The immigration reform bill introduced this week in the Senate would significantly expand immigration enforcement programs on the border and in the U.S. interior.
But hidden deep in the bill are also provisions that could open detention center doors for some immigrants and provide greater protections for detainees.
Alternatives To Detention
The bill would require the Department of Homeland Security to consider “alternatives” to detention for non-citizens facing deportation proceedings. Currently, many immigrants convicted of a long list of crimes as well as asylum seekers are subject to mandatory detention laws. Immigration authorities have generally considered this to mean these non-citizens must be locked up. The new provision clarifies that immigrants who fall under the mandatory categories can be released from prisons and placed in other supervised programs, including the use of tracking devices.
While these protections may provide some immigrants a way out from behind bars, the bill does not do away with mass detention. Congress currently ties the $2 billion it allocates for detention to a rigid detention bed quota that’s been interpreted to mean ICE must detain 34,000 on any given day. Over 400,000 people were detained last year.
“[T]he overall goal of these changes must be to reduce the use of detention drastically. This is not possible without the repeal of mandatory detention.” Andrea Black, director of the group Detention Watch Network, said in a statement.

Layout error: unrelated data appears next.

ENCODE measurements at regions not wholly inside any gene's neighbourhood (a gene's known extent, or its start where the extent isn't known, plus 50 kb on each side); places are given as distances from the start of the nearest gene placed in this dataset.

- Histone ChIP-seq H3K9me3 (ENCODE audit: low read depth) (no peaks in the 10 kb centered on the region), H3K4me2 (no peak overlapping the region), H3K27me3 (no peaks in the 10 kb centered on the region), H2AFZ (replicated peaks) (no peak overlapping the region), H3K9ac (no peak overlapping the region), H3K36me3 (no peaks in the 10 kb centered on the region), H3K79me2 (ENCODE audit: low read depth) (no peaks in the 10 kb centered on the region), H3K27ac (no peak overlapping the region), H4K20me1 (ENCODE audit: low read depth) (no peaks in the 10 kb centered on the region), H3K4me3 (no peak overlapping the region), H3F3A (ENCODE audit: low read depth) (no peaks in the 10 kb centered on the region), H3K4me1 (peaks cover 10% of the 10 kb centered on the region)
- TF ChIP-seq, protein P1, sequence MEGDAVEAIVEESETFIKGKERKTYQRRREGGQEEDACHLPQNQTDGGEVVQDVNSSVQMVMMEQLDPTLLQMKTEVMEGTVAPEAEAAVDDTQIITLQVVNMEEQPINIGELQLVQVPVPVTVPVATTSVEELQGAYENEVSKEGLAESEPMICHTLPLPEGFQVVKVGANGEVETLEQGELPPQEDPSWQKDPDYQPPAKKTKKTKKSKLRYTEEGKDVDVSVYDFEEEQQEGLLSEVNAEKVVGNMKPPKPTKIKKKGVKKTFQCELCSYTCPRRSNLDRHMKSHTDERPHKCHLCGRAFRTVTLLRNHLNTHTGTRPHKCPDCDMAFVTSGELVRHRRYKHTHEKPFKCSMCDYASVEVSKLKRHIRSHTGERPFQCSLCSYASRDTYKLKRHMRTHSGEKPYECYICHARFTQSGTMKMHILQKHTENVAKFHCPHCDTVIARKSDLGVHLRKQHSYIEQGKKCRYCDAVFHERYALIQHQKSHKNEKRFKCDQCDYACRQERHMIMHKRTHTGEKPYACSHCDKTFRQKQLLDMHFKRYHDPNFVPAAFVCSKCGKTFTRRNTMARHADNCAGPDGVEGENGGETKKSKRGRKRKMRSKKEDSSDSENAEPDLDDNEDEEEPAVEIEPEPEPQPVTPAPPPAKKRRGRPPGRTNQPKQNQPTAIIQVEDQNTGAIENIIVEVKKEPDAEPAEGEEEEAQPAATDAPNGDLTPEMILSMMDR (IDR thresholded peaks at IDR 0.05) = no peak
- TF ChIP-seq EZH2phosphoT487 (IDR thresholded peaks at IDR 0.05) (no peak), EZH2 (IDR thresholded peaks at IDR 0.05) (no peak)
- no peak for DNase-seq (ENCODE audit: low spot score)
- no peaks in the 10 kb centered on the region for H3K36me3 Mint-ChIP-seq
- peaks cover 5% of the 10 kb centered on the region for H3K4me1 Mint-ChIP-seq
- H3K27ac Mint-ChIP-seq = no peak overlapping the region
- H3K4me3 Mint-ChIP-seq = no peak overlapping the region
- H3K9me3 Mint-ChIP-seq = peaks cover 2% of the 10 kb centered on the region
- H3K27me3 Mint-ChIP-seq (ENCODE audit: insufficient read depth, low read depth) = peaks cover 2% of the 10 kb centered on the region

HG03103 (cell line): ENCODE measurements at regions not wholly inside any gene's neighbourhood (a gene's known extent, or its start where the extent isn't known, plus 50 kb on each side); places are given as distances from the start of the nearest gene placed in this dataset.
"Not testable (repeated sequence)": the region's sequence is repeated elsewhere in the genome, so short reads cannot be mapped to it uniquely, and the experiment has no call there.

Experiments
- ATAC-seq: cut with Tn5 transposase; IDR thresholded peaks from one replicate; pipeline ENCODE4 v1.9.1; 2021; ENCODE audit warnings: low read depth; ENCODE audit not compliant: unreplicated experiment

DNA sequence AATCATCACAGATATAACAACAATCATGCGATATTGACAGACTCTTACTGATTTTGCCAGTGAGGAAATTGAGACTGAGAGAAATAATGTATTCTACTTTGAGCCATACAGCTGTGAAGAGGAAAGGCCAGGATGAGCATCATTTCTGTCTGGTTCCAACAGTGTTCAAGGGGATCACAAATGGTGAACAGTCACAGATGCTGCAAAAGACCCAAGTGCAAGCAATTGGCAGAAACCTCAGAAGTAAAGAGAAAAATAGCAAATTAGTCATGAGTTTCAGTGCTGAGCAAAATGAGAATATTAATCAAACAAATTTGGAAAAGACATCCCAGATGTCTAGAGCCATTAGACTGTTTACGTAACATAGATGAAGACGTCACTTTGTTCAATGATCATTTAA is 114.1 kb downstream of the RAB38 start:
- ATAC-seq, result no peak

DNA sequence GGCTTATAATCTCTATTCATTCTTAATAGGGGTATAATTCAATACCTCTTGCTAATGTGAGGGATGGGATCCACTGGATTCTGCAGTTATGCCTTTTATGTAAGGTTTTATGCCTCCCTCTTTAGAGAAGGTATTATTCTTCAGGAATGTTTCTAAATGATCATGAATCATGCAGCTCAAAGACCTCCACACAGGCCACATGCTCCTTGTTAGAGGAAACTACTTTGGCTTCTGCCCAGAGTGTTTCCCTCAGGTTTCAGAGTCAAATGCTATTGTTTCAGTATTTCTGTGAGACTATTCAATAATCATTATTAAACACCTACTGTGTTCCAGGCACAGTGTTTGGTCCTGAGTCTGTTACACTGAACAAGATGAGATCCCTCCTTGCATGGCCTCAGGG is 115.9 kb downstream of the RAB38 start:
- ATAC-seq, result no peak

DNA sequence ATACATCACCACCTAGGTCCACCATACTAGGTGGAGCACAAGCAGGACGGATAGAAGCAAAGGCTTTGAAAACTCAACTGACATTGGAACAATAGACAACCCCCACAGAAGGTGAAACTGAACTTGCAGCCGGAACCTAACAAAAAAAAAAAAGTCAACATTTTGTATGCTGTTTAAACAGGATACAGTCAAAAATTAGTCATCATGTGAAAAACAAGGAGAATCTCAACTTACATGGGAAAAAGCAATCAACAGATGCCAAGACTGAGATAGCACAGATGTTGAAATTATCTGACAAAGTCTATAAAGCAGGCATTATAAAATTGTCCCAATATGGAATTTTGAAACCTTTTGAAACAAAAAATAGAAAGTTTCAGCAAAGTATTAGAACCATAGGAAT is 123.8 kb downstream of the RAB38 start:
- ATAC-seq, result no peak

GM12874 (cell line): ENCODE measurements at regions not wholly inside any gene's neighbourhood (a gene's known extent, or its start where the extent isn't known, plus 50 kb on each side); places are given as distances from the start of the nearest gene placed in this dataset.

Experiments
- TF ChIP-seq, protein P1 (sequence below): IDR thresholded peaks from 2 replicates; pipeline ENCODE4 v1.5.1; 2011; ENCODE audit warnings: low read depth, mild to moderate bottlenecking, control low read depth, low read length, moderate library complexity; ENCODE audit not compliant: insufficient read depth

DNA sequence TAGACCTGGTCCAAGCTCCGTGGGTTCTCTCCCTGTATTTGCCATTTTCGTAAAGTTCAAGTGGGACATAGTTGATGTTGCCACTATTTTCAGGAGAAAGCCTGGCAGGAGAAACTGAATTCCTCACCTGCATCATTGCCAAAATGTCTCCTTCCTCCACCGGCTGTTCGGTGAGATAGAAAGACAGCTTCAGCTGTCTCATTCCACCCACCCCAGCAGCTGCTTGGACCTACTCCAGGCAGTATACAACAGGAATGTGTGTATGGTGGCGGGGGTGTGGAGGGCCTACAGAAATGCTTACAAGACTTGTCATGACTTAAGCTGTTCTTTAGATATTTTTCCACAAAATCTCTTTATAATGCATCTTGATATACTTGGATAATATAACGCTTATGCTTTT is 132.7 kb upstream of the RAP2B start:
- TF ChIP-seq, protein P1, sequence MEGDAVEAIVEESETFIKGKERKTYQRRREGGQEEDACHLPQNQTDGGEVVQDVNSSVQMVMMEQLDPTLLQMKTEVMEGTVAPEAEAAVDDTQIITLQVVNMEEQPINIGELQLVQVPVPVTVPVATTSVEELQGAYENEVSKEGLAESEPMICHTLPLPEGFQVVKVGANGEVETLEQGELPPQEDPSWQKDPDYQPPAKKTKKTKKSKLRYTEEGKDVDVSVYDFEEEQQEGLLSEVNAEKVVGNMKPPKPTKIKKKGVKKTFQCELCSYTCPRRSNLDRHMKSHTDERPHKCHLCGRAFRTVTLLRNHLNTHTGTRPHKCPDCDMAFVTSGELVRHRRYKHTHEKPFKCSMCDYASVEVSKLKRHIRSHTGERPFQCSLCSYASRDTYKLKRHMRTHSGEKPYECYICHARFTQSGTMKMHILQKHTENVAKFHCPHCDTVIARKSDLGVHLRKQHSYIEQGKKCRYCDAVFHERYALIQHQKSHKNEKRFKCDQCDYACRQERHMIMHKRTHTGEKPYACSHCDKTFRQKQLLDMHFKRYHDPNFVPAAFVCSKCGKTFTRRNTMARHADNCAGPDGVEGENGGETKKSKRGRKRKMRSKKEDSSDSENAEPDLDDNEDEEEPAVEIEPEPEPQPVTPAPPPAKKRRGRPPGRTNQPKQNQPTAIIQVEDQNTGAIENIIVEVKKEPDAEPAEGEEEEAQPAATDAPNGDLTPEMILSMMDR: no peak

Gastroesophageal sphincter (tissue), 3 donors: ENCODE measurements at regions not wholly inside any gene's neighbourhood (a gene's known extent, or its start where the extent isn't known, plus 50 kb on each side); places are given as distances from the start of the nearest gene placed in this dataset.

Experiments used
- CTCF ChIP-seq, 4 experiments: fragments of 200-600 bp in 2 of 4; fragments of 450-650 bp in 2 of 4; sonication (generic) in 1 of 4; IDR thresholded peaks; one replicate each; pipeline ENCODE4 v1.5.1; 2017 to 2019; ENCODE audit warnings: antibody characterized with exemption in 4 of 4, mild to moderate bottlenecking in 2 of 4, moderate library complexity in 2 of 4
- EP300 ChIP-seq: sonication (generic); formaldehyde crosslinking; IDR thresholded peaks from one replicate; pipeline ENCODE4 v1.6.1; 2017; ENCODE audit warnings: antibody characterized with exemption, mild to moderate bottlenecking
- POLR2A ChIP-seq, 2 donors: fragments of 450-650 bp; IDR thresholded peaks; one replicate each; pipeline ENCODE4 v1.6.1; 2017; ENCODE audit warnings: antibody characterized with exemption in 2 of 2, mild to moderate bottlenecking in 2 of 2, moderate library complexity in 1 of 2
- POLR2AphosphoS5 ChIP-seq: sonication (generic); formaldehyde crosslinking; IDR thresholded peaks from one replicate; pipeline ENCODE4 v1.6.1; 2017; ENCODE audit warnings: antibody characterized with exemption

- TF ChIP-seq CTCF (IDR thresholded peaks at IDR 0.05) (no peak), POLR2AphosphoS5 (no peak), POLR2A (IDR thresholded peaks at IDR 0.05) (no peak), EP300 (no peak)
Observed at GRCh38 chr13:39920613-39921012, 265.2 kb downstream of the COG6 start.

Access to Legal Help
The bill also expands detainees’ access to legal help. Immigrants facing deportation do not have a right to appointed legal counsel because immigration law is civil not criminal. About 85 percent of detainees face deportation without an attorney.
The legislation would provide funds to expand to all federal detention centers the Legal Orientation Program, which uses non-profit attorneys to provide detainees with legal information. Detention facilities would be required to provide the trainings to immigrants within 5 days of their arrival.
The Senate bill would allocate funds for the Justice Department to appoint and pay for attorneys for detainees with mental illness and other “particularly vulnerable” immigrants.
It also guarantees free legal assistance to children who enter the country alone.
Last year, close to 14,000 unaccompanied minors, largely from Central America, were placed in a network of federal detention facilities specifically for this population. These children currently have no right to appointed legal counsel.
Because the Department of Homeland Security contracts out detention to private and country jails, conditions in detention can vary dramatically from facility to facility. The immigration bill would prohibit immigration authorities from contracting with a facility unless it complies with Immigration and Customs Enforcement standards.
It imposes fines on facilities that violate these standards. Critics say the requirement remains weak because the bill creates no independent oversight over the facilities.
Though the Senate legislation could protect many non-citizens on a path to citizenship from detention and deportation, an unknown number will remain undocumented because they arrived after the bill’s December 31, 2011 deadline or because they cannot pass a criminal background check or afford the $500 initial fee to begin down the path to citizenship.
These immigrants could in the future be detained. And all immigrants on and off the path to citizenship will remain vulnerable to detention if they are convicted of a criminal charge.